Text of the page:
on Monday announced it intends to raise an extra $1.25 billion by selling so-called convertible notes, a type of bond that lets the purchaser earn interest or else convert the holdings into stock.
The move comes as something of a surprise given that the company is cash flow positive, and went public by means of a direct listing just over a month ago. That listing, however, did not involve the sale of new shares so the bond announcement appears to be a strategic decision to raise extra capital at a time when interest rates remain at historic lows.
“This capital raise represents an opportunity to bolster Coinbase’s already strong balance sheet with low cost capital that maintains operating freedom and minimizes dilution for Coinbase’s stockholders,” said the company in a press release announcing the decision.
One analyst suggested Coinbase’s decision was a shrewd way to ensure it has a healthy balance of cash on hand in the event markets shoot up or down.
just went public… using the debt markets already… probably smart to take cash if markets/revenues are expected to decline significantly… or go through another hypergrowth cycle.
— Gabor Gurbacs (@gaborgurbacs) May 17, 2021
It’s unclear for now if Coinbase intends to use any of the money it raises to add crypto to its balance sheet. The release stated the company would use the proceeds for “general corporate purposes, which may include working capital and capital expenditures” but did not provide more specifics. Coinbase did not immediately reply to a request for comment.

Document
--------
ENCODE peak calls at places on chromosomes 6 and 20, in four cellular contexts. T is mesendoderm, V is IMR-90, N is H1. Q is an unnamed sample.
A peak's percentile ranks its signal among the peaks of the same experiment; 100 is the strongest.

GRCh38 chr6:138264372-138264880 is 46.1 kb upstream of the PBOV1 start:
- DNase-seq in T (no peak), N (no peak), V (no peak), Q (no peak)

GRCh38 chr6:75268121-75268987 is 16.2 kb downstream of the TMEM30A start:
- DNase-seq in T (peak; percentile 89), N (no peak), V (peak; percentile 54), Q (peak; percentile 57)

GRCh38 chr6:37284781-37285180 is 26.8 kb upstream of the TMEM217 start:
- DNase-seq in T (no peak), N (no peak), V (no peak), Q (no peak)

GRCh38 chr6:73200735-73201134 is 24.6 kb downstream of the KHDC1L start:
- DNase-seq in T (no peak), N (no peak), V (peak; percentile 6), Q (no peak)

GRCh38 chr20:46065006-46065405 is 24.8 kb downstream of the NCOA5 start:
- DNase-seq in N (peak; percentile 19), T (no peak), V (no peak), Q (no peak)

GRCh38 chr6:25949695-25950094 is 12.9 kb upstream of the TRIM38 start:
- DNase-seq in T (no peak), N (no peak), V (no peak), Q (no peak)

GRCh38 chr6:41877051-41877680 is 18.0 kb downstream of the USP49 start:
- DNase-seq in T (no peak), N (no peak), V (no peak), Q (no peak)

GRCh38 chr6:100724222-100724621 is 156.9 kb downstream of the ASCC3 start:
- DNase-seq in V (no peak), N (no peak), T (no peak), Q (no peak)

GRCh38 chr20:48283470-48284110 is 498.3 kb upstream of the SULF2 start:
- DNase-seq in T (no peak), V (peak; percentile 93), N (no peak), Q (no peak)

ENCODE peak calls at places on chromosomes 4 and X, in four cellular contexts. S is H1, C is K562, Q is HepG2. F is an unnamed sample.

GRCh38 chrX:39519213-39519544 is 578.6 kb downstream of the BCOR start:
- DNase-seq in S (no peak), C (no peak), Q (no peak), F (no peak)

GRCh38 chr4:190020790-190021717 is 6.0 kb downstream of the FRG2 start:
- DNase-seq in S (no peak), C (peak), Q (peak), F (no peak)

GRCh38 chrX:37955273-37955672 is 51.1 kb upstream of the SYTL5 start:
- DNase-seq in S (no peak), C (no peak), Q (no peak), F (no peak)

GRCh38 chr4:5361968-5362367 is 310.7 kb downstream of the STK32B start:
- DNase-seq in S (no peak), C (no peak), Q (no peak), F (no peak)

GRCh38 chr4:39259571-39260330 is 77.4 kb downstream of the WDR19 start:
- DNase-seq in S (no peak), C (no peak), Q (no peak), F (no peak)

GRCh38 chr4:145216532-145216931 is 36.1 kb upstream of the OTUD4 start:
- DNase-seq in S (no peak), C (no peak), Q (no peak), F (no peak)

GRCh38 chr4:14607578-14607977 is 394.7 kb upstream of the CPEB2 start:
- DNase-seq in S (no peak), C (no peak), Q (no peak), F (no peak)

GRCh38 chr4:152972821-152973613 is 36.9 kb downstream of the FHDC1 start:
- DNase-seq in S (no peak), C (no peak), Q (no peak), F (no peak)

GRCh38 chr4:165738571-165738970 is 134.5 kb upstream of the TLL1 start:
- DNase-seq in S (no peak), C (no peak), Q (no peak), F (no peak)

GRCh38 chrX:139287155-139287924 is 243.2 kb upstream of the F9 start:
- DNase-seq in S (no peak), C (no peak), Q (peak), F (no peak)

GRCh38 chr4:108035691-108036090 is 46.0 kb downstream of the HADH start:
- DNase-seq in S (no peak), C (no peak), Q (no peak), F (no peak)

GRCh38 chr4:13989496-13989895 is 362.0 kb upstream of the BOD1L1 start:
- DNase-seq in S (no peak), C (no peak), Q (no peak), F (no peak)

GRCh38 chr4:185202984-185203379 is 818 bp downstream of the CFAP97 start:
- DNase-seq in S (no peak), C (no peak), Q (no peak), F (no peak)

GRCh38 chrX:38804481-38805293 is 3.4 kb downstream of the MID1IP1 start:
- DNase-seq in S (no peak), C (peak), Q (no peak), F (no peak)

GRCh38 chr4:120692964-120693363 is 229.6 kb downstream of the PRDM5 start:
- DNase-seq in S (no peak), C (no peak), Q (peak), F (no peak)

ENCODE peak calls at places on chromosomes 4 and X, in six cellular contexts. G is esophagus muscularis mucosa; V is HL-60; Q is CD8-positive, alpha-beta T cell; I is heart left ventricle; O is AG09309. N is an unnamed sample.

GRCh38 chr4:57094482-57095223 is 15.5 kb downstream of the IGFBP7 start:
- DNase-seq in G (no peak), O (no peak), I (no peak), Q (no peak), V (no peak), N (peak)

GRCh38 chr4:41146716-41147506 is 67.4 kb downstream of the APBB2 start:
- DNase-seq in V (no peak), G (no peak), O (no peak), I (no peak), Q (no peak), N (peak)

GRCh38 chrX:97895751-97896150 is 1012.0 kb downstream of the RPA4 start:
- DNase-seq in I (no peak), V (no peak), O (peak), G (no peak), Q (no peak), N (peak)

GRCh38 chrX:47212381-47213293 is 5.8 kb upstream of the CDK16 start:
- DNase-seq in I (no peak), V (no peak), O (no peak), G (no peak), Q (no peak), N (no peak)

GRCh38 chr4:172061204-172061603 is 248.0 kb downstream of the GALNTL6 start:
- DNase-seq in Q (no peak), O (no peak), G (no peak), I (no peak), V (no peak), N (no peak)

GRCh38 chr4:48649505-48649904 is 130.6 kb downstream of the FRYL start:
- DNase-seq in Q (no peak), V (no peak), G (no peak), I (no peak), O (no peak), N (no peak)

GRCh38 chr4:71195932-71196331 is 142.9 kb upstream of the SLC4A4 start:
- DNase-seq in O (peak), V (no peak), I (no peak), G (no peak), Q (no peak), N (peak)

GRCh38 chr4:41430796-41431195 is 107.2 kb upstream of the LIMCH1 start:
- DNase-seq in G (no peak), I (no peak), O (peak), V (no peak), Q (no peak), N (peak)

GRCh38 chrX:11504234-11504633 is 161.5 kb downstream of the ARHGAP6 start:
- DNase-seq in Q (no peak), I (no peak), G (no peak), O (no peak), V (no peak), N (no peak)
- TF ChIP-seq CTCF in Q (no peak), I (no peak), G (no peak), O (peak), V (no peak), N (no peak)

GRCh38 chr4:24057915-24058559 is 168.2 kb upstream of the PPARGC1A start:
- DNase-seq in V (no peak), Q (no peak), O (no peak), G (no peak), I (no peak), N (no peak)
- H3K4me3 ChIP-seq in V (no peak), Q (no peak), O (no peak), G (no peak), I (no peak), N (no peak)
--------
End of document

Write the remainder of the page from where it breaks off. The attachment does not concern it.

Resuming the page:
It’s relatively rare for public companies to issue convertibles notes of this nature, but not unprecedented. Telsa, for instance, has repeatedly turned to such notes to raise money, including in 2014 to finance its battery factory, and in 2019 for general purposes.
Meanwhile, MicroStrategy—another public company that has loaded up on Bitcoin—used convertible notes to finance recent crypto purchases. And on Monday, Square (also a big holder) announced plans to issue bonds, though the company did not specify if the proceeds would be used to buy Bitcoin.
Coinbase’s plan to issue the bonds is still provisional but, if the company goes ahead, they will be sold in private transactions to institutional investors—all of whom will be able to convert them to Class A stock if they wish to do so.
The Coinbase announcement also comes as the company’s shares have hit an all-time low following a spate of bearish news for crypto over the weekend, including rumors that Tesla may dump its Bitcoin holdings. On Monday, Coinbase stock was trading at $248 at market close—down nearly 45% from the $429 high it hit shortly after shares first started trading.
News Source from Decrypt.co